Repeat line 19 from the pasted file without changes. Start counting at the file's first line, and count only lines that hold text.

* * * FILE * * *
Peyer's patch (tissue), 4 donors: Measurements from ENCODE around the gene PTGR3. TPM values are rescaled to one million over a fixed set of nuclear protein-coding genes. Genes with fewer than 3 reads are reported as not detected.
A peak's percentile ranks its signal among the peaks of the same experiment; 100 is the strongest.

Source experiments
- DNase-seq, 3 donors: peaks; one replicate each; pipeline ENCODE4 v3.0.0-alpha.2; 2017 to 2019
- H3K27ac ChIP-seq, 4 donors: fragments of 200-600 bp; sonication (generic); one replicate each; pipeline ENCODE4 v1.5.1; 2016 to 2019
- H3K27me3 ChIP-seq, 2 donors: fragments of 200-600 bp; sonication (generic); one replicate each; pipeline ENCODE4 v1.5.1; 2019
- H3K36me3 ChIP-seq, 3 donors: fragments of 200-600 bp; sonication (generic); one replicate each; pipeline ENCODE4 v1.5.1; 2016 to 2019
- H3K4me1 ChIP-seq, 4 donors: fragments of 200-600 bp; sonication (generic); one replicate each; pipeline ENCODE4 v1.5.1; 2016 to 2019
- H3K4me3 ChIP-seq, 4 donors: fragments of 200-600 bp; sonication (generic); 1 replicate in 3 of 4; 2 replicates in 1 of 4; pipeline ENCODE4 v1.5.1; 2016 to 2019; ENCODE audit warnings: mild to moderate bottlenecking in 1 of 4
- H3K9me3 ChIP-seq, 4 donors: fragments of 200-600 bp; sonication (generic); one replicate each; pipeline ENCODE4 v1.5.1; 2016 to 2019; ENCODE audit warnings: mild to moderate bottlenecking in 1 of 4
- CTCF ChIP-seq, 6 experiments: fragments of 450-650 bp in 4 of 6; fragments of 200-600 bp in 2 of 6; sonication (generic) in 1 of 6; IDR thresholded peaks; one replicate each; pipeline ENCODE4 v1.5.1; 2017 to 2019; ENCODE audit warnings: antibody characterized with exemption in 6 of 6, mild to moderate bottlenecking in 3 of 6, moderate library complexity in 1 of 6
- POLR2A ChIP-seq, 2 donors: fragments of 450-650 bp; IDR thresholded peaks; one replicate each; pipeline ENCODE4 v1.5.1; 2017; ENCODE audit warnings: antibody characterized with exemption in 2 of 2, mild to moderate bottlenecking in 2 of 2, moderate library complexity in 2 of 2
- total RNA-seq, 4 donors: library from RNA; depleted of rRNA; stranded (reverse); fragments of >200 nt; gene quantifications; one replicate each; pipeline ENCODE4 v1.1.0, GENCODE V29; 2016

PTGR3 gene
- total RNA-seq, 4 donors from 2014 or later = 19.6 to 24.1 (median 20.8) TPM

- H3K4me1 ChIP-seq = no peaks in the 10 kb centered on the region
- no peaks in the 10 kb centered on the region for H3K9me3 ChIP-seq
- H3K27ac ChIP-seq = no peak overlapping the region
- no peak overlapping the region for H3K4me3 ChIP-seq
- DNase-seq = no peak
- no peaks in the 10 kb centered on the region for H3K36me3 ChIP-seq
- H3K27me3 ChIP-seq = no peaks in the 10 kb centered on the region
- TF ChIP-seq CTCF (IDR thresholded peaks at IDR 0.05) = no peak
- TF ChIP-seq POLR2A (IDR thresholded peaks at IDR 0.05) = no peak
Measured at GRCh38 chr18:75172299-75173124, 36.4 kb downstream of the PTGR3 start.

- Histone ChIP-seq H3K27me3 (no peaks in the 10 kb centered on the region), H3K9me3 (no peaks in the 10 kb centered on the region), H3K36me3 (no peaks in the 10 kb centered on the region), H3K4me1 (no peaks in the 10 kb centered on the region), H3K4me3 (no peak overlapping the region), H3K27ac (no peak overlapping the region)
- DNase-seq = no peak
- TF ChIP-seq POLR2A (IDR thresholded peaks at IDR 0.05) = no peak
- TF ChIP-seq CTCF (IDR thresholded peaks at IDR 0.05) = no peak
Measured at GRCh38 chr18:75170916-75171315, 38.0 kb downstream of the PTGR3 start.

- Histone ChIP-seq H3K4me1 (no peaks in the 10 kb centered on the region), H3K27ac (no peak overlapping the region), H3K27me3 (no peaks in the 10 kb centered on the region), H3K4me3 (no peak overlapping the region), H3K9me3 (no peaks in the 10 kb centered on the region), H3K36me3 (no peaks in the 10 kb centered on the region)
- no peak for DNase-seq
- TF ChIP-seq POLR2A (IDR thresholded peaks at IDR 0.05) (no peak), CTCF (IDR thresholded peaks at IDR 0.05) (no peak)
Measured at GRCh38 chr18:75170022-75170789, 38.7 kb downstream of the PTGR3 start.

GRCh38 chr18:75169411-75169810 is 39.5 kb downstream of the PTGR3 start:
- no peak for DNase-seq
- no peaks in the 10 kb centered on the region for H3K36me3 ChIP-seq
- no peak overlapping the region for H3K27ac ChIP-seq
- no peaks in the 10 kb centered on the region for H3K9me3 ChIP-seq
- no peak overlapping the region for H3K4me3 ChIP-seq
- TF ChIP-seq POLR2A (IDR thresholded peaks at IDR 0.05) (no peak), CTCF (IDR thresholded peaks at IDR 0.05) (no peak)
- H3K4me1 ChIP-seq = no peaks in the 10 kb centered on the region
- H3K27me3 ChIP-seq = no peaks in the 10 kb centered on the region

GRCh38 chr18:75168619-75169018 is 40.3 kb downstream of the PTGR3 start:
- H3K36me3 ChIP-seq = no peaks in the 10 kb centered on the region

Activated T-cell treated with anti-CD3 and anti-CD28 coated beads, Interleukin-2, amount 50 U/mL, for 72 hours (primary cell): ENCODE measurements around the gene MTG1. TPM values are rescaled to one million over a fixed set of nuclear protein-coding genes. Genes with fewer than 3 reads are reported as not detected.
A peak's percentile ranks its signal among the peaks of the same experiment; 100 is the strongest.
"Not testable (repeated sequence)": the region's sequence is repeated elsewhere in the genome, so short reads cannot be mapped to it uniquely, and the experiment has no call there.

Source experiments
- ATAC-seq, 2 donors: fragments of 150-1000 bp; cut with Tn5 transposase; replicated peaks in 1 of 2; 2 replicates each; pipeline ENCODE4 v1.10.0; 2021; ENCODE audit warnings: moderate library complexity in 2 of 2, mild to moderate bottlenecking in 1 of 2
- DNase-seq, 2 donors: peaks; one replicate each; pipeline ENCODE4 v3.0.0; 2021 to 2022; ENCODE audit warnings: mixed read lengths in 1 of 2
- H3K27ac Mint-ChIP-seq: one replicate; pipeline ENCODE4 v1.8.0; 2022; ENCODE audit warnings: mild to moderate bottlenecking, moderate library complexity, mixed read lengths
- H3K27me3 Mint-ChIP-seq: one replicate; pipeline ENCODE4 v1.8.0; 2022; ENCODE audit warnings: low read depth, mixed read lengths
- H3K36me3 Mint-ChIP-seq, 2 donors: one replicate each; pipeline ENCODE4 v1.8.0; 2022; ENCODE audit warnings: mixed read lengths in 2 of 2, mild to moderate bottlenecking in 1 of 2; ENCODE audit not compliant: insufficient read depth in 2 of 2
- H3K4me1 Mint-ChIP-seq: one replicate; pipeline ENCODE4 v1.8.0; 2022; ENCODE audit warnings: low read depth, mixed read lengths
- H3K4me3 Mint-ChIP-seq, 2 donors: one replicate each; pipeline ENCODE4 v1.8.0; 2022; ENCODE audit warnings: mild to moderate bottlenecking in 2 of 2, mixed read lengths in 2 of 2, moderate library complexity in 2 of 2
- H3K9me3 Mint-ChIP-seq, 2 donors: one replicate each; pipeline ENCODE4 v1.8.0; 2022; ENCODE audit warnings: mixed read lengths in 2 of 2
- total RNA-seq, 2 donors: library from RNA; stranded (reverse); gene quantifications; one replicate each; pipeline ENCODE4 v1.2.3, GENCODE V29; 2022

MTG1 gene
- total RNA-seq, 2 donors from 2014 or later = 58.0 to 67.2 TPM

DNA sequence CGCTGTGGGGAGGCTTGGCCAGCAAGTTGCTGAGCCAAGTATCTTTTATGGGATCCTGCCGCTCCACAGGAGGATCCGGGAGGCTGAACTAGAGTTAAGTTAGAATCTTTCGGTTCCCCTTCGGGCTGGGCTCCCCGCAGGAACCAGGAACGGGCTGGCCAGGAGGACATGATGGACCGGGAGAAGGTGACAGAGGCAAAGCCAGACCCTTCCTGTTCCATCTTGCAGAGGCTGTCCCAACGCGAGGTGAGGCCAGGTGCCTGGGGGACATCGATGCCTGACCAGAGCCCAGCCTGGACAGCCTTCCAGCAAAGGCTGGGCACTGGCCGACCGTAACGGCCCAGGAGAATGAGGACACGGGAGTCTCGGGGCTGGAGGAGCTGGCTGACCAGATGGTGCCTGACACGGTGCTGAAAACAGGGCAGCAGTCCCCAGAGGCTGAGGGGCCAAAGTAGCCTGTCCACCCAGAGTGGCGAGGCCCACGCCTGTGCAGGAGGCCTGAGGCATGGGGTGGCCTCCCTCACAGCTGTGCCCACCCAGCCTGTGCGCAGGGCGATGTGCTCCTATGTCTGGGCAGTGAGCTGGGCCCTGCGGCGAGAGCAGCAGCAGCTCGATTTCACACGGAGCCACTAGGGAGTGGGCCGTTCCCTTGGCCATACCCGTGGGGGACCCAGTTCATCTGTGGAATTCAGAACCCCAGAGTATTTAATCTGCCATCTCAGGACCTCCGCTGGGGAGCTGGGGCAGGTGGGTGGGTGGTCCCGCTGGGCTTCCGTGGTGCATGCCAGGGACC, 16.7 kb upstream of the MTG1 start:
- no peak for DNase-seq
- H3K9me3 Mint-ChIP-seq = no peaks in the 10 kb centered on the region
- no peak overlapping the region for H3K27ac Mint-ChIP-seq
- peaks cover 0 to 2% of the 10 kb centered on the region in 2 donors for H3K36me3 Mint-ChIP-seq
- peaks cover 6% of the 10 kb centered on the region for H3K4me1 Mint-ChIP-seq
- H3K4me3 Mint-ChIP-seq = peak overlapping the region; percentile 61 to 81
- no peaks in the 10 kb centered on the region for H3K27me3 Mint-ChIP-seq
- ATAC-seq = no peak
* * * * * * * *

- no peak overlapping the region for H3K4me3 ChIP-seq